The Sibylline Books Are One Of The Most Important Topics of Roman History, But Remain One Of Rome’s More Obscure Mysteries

(Woodcut of Sibyl Almathea from a German translation by Heinrich Steinhöwel of Giovanni Boccaccio, c. 1474,via Creative Commons 2.0 (CC 2.0)


Thankfully for us, ancient Romans were avid writers. Poets wrote of Roman mythology and legends. Historians detailed the events of the Roman Republic, the empire and the numerous emperors. Julius Caesar wrote an elaborate autobiography. Emperor Marcus Aurelius left us his book of insightful meditations, and Emperor Julian the Apostate published his learned attacks against Christianity in favor of the traditional gods of Rome. Yet, with all of the abundant information available about the Roman Empire, one subject of immense importance remains infuriatingly mysterious—the Sibylline Books.

The Sibylline Books were a collection of cryptic and poetic prophetic riddles, in which the Romans would search for answers in times of crisis. The Books were well respected and well guarded, for a very long time, in the temple of Jupiter (or Jove) in Rome. One of the known examples of when the Sibylline Books were consulted was when Italy was ravaged by the military genius, Hannibal of Carthage, during the Second Punic War. The Roman Republic surveyed the Sibylline Books and deduced that their fortunes would change if they invited a goddess from Phrygia into the Roman pantheon of gods. They took the prophesy to heart and brought the cult of Cybele, the Magna Mater (Great Mother), into Rome with great honors around 204 BCE.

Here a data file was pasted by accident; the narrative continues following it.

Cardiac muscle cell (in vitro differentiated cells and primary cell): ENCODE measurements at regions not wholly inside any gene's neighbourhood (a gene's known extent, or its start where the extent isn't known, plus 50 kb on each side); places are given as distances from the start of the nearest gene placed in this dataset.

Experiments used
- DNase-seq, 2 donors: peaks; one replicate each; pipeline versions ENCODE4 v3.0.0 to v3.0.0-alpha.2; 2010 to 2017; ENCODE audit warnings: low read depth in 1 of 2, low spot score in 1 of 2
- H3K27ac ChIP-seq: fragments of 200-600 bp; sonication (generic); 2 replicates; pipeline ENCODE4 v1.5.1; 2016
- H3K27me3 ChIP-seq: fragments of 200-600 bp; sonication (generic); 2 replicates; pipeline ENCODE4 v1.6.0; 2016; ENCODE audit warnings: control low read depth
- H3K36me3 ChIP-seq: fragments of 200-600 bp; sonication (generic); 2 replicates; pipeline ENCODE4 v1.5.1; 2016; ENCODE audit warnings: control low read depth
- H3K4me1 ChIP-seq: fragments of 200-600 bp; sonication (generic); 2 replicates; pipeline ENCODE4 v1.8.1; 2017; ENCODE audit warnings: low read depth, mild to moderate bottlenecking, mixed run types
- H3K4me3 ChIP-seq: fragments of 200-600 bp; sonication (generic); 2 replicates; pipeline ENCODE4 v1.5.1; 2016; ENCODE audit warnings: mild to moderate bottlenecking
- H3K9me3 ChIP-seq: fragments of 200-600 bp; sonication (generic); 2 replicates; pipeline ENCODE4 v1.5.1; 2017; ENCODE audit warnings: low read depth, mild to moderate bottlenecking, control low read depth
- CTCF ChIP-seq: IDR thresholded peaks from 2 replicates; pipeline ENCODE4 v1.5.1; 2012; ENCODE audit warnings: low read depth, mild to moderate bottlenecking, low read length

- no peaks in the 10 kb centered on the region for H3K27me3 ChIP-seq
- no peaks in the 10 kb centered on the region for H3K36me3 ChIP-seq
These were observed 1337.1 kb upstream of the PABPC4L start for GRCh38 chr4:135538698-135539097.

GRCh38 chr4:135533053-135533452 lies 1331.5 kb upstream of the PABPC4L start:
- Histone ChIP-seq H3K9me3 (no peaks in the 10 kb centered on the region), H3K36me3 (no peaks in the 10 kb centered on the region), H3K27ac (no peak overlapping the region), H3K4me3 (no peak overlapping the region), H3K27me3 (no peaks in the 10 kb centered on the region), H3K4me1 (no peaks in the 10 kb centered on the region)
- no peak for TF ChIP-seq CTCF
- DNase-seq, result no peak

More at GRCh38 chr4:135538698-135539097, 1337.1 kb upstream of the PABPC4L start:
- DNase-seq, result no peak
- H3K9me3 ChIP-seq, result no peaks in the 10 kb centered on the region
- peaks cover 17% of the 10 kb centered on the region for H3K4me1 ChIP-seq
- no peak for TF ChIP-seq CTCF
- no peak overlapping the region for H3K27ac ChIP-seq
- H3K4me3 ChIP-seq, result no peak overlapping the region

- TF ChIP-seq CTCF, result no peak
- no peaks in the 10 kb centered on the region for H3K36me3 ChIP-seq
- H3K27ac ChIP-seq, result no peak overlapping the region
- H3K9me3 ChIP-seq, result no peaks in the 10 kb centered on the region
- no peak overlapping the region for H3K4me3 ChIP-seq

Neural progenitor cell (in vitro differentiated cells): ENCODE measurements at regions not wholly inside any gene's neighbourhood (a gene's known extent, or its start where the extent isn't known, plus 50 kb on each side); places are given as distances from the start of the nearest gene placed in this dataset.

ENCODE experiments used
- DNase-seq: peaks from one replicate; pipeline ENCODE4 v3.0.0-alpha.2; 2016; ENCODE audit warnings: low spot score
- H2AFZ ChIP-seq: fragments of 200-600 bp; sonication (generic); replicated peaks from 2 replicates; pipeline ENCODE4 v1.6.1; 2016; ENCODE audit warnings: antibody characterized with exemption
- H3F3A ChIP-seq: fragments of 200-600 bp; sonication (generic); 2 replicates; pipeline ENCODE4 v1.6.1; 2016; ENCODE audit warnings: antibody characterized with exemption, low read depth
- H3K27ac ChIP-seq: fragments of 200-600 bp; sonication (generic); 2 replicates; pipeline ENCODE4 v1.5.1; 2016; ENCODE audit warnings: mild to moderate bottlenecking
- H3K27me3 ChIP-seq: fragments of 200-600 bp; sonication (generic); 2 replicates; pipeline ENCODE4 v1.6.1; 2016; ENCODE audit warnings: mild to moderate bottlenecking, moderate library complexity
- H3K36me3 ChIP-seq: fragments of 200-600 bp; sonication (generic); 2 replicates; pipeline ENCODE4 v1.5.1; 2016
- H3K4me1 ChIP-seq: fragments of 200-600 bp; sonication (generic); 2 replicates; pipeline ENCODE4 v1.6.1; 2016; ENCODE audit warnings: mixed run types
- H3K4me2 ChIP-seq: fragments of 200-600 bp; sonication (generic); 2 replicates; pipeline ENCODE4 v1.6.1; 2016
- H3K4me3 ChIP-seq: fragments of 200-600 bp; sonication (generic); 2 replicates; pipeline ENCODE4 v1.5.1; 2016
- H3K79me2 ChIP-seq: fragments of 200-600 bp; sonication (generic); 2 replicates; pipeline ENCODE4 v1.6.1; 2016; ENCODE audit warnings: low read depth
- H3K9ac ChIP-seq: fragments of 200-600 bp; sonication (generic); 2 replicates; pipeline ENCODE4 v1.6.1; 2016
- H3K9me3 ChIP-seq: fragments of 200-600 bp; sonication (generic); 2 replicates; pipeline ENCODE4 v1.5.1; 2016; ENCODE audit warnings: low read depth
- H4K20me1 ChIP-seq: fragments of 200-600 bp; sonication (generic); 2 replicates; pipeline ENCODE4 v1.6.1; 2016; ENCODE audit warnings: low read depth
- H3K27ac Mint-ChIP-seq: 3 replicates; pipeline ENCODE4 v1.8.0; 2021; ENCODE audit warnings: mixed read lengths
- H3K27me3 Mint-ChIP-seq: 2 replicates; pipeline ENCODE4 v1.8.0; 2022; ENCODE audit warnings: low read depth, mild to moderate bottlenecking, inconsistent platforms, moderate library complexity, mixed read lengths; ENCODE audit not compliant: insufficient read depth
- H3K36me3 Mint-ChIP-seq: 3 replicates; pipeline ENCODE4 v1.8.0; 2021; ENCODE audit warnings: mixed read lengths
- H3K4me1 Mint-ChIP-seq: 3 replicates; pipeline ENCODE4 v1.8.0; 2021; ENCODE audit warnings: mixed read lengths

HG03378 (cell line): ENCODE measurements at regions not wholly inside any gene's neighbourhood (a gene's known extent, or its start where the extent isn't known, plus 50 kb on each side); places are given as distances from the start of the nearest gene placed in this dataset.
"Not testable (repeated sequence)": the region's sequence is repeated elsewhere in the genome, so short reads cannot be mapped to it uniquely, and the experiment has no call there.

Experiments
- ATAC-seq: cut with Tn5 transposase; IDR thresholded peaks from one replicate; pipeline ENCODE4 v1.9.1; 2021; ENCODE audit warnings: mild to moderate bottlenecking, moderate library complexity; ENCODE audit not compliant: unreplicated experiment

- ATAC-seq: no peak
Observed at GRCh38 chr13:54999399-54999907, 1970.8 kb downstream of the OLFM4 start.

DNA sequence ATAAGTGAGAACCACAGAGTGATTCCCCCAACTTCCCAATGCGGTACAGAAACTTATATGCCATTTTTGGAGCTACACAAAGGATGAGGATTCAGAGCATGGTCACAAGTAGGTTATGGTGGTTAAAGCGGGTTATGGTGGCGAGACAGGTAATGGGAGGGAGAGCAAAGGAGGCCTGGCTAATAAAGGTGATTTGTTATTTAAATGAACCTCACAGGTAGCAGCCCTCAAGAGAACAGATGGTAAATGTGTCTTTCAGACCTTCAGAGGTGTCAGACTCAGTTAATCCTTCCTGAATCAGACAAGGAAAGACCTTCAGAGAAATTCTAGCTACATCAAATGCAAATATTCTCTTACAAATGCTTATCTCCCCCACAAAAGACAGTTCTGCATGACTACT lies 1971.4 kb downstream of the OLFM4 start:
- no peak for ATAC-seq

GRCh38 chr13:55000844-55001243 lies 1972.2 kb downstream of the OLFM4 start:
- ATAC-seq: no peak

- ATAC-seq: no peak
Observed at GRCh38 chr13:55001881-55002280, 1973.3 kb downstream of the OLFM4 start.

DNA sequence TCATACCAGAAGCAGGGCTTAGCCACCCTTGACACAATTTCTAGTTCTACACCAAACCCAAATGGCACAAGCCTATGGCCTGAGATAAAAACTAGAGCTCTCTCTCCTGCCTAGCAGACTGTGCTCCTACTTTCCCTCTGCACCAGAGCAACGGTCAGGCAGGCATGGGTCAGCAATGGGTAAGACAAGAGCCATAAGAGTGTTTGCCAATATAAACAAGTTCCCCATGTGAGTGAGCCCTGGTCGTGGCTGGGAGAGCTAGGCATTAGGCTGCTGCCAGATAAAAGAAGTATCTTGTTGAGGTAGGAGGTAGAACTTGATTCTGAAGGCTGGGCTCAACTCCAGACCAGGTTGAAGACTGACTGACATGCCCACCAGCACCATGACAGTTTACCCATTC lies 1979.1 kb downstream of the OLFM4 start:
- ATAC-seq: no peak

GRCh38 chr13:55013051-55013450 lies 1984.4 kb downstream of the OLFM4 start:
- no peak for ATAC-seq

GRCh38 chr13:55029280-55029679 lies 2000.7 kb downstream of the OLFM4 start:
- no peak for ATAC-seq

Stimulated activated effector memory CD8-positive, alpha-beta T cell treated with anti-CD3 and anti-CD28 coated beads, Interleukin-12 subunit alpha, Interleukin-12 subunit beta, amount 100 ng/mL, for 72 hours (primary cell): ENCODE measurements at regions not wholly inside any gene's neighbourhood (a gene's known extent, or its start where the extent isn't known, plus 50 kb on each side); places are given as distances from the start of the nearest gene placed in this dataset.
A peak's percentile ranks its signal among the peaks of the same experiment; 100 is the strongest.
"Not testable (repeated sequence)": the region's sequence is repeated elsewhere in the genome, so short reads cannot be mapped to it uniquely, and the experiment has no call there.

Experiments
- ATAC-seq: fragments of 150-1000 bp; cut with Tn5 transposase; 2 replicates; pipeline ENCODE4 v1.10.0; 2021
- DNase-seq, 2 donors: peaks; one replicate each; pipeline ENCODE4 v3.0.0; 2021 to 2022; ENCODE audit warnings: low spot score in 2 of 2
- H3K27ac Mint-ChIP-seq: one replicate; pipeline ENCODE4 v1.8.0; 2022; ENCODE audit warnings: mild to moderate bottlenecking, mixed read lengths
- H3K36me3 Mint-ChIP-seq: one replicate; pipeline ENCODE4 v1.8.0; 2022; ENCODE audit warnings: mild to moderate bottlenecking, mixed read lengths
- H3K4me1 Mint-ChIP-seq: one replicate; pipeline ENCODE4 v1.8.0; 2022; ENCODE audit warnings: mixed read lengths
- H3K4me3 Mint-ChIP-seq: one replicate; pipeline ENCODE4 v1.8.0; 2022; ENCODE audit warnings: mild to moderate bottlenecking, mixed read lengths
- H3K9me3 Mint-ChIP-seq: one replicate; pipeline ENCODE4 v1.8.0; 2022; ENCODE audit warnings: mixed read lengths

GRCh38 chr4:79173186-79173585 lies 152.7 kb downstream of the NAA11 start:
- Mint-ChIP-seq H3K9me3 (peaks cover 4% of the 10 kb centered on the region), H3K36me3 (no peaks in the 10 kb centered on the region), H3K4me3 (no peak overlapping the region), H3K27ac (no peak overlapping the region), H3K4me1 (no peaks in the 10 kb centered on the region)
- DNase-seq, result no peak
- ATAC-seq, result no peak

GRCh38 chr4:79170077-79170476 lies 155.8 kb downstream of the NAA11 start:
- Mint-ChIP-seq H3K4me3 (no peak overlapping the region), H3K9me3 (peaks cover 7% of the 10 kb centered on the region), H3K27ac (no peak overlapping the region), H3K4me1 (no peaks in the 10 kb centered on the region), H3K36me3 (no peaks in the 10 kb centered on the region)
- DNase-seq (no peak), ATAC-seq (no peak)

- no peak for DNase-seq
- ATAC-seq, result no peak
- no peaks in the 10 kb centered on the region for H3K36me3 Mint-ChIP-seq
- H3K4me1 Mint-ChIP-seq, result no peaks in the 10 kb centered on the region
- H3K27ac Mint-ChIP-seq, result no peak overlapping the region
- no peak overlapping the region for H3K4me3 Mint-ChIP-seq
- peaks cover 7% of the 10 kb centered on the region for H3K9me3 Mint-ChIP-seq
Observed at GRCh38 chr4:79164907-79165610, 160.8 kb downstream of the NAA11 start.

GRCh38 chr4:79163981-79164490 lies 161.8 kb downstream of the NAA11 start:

That, however, is one of the few facts we know about the Sibylline Books. Along with the Punic Wars story, scholars have very loosely deduced that one to twelve Sibyls, or prophetesses, wrote the Sibylline Books. Only one particular Sibyl can be considered historical-ish. A prophetess only known as the Cumaean Sibyl (sometimes named Almathea) reportedly sold a collection of prophetic books to King Tarquin (c. 6th century BCE), the last king of the Romans. She tried to sell nine books of prophesy to the Roman King, but when he refused to pay her price, she burned six books before the king was convinced to buy remaining three (for the price of all nine). The Cumaean Sibyl is even thought to be the sibyl featured in Virgil’s epic poem, The Aeneid.

Regardless of where the Sibylline Books came from, they stayed safe in their guarded temple until they were required in times of crisis. They reportedly were heavily damaged by fire, or completely destroyed, in 83 BCE. That was the tumultuous year when the dictator, Sulla, took Rome by force for a second time in his life, this time against a man named Cinna (who was Julius Caesar’s father-in-law). Nevertheless, it is thought that the Sibylline Books were repaired, or replaced, and lasted until the 5th century CE. What remained of the Sibylline Books, however, is thought to have been completely destroyed by General Flavius Stilcho around 407, when he seized or destroyed pagan objects and properties in an attempt to gain new, anti-pagan, allies—it did not work, for he was assassinated a year later.

Despite this, another collection of  ‘prophesies’ called the Sibylline Oracles has managed to survive until the present day. These, however, are not the original Books, but are forgeries of the originals, combined with heavy doses of history, mythology and even Jewish and Christian religious teachings. These hoax Sibylline works have been loosely dated to between the 2nd and 6th centuries CE.

To close this on a fun note, here is a vivid description of a Sibyl from Virgil’s Aeneid:

“But the Sibyl, still not broken in by Apollo, storms
with a wild fury through her cave. And the more she tries
to pitch the great god off her breast, the more his bridle
exhausts her raving lips, overwhelming her untamed heart,
bending her to his will. Now the hundred immense
mouths of the house swing open, all on their own,
and bear the Sibyl’s answers through the air.”

  • From The Aeneid by Virgil (Book Six), translated by Robert Fagles (Penguin Classics edition)

Written by C. Keith Hansley


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